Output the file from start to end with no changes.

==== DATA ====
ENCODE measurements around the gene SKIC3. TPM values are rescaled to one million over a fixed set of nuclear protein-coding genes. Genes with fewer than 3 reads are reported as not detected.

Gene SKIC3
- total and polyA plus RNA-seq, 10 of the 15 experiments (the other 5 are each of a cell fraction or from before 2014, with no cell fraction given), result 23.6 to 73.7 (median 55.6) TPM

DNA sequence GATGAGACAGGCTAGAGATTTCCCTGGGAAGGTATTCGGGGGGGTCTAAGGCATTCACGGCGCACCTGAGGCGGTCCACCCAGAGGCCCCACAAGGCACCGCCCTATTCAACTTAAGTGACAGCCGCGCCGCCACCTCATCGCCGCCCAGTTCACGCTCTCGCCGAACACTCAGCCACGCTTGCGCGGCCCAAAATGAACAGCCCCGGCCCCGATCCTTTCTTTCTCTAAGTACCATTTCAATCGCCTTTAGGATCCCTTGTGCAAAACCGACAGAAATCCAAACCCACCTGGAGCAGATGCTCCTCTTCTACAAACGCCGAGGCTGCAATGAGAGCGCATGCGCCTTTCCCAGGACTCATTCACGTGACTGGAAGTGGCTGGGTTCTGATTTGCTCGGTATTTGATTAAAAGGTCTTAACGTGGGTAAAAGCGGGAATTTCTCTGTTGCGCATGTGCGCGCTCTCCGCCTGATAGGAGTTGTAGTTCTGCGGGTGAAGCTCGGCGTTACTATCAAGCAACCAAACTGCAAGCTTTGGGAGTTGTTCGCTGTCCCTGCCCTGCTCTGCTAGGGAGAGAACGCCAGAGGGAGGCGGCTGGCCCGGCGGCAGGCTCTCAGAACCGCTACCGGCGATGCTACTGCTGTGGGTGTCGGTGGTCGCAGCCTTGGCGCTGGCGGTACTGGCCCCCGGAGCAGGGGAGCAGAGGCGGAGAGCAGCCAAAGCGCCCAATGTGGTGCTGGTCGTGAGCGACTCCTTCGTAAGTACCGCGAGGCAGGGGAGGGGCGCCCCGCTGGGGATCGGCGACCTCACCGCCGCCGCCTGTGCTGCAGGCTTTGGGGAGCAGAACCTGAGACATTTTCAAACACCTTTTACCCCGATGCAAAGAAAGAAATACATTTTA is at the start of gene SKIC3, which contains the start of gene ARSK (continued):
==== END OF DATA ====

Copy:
ENCODE measurements around the gene SKIC3. TPM values are rescaled to one million over a fixed set of nuclear protein-coding genes. Genes with fewer than 3 reads are reported as not detected.

Gene SKIC3
- total and polyA plus RNA-seq, 10 of the 15 experiments (the other 5 are each of a cell fraction or from before 2014, with no cell fraction given), result 23.6 to 73.7 (median 55.6) TPM

DNA sequence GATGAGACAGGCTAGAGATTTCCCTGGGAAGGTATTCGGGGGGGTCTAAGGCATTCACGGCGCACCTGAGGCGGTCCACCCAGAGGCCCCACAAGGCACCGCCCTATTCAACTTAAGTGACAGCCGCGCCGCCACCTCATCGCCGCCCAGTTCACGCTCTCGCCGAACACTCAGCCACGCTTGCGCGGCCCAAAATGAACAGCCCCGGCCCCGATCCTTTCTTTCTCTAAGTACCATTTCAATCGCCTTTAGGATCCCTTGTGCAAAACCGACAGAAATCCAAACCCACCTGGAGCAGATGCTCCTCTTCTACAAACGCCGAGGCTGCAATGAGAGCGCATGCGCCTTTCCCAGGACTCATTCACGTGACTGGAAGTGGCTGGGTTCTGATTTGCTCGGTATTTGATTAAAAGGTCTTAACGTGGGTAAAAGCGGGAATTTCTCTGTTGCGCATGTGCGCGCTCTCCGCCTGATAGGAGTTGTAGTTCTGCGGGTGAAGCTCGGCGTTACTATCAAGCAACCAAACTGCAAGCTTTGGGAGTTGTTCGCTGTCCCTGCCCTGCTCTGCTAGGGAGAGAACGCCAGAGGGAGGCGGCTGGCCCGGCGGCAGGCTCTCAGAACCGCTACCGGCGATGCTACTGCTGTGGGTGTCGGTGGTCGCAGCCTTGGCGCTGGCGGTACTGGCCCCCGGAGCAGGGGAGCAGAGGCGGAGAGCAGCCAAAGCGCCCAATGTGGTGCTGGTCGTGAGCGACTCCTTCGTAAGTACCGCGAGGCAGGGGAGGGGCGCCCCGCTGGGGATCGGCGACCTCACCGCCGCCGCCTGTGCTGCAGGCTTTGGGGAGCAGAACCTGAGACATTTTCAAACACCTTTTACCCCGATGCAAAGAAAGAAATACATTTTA is at the start of gene SKIC3, which contains the start of gene ARSK (continued):